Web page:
China on Friday dismissed as a “farce” a news report saying it is separating ethnic Uighur children from their parents as part of social engineering policies in the western region of Xinjiang.
At a news briefing, foreign ministry spokesperson Zhao Lijian also rejected the Economist magazine’s characterisation of China’s policies in Xinjiang, where most of China’s Muslim Uighur population lives, as a crime against humanity.
Activists say about one million Uighurs and other Turkic people have been imprisoned in “brainwashing” camps, mass detention that has been decried by rights groups and foreign government officials alike.
In September, nearly two dozen activist groups wrote a letter to the UN claiming a genocide was taking place against the Uighurs and should be investigated.
An investigation by The Associated Press news agency in June said China is imposing draconian measures to slash birth rates among ethnic Uighurs as part of a sweeping campaign to curb its Muslim population.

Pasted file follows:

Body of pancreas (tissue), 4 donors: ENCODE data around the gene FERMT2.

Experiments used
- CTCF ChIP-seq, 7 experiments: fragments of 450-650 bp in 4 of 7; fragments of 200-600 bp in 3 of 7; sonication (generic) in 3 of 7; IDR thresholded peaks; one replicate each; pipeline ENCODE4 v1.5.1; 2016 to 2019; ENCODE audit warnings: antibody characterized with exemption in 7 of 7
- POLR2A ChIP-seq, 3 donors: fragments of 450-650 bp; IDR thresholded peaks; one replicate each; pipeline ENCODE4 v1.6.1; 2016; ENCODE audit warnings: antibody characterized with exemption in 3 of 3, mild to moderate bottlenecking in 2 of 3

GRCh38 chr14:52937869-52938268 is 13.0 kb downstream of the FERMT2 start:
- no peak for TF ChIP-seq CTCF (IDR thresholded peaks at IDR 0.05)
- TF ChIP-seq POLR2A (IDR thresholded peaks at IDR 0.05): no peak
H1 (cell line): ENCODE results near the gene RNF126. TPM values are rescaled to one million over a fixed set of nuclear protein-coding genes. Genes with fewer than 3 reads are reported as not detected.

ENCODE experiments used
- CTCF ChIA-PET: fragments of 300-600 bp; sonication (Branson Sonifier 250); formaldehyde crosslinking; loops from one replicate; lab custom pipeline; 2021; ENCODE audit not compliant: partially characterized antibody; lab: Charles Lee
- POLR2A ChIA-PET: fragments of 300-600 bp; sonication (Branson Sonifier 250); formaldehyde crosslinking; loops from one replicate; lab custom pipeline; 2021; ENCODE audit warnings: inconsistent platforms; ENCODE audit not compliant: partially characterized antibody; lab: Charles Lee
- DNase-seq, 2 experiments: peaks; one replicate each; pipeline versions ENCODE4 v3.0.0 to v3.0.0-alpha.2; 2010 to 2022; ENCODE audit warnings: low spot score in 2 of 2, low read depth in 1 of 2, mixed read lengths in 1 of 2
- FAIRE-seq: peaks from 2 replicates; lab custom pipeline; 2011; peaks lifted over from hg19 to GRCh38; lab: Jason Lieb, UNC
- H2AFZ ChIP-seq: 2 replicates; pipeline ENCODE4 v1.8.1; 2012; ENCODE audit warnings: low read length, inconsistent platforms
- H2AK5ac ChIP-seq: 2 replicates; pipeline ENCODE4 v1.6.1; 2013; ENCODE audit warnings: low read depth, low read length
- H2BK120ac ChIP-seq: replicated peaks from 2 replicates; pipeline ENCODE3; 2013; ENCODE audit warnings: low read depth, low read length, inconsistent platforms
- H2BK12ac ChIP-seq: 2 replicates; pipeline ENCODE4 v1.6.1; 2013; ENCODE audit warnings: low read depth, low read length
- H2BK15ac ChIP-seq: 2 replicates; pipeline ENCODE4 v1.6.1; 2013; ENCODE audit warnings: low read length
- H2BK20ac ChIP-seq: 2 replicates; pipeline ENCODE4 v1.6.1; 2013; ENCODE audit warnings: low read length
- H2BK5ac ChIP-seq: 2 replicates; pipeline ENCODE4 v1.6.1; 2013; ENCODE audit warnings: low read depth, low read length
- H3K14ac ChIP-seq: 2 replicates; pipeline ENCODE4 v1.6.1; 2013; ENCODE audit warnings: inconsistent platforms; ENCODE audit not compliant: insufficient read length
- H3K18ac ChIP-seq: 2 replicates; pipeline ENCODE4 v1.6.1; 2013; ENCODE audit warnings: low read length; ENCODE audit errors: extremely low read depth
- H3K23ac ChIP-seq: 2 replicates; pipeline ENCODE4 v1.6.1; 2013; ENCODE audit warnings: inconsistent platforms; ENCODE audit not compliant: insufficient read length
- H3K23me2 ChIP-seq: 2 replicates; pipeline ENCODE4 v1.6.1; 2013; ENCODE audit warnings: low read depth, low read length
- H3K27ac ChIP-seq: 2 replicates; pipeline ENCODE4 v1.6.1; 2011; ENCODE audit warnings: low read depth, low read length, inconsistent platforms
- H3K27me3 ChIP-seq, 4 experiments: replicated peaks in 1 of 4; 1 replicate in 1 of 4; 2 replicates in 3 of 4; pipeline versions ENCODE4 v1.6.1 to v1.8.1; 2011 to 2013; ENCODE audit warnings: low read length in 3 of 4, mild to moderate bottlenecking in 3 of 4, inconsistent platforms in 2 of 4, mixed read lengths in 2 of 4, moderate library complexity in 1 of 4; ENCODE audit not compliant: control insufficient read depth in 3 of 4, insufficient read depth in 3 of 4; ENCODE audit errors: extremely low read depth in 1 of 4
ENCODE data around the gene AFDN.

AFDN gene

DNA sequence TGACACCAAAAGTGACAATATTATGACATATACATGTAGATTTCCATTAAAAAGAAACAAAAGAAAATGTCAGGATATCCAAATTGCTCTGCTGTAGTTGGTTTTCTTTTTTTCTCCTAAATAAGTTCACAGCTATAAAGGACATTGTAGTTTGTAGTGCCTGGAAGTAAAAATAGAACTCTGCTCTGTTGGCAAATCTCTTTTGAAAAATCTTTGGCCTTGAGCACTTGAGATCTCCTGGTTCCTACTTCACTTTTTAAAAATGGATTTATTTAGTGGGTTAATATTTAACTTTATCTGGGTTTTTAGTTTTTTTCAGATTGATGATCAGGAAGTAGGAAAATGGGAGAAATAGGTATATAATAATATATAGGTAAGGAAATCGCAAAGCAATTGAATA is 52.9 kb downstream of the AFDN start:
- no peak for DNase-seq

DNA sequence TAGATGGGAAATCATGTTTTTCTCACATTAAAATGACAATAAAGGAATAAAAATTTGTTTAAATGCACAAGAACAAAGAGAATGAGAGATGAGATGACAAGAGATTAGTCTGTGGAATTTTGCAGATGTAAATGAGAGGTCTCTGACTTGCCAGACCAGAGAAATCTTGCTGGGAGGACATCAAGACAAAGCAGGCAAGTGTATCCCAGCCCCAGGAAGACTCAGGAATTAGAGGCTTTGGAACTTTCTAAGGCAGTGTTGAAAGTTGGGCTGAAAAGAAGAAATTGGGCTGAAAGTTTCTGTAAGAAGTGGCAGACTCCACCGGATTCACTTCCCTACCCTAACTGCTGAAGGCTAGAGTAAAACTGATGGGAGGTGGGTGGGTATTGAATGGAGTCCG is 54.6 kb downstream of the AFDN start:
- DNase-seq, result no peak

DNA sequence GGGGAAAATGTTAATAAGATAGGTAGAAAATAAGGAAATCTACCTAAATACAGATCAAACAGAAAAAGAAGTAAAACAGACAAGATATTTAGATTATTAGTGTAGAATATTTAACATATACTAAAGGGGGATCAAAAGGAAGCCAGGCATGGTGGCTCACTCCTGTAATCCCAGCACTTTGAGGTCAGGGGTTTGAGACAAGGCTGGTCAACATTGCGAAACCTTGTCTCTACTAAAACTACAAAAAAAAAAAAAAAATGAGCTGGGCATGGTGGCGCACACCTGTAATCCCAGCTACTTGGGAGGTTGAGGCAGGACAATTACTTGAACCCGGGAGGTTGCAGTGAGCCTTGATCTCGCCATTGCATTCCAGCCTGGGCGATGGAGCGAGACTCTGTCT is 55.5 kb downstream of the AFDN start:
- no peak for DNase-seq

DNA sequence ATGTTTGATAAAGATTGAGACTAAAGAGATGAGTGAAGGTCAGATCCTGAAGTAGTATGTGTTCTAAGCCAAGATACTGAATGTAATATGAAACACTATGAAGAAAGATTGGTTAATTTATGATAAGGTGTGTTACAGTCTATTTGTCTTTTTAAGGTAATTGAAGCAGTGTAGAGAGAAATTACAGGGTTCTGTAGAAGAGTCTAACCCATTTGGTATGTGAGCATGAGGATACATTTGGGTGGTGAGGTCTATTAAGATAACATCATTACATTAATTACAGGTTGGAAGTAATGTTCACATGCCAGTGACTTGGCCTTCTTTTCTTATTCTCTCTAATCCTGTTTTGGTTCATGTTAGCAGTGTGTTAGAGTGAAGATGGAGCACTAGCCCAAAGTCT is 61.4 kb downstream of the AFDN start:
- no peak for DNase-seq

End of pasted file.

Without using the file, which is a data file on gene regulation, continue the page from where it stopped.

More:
Crimes against humanity
Under international law, crimes against humanity are defined as widespread and systematic, whereas the burden of proof of genocide – the intent to destroy part of a population – is more difficult to prove.
Last month an Australian think-tank showed China’s network of detention centres in the Xinjiang region is much bigger than previously thought and is being expanded, even as Beijing says it is winding down its “re-education” programme.
China has faced intense criticism globally for its treatment of the Uighurs, with countries like the US imposing sanctions on top Beijing political figures and importing food commodities.
The EU has pressed China to let its independent observers into Xinjiang, binding human rights to future trade and investment deals with Beijing.
In September, some 160 rights groups have sent a joint letter to the chief of the International Olympic Committee (IOC), calling for it to reconsider its choice to award China the 2022 Winter Games in light of Beijing’s human rights record.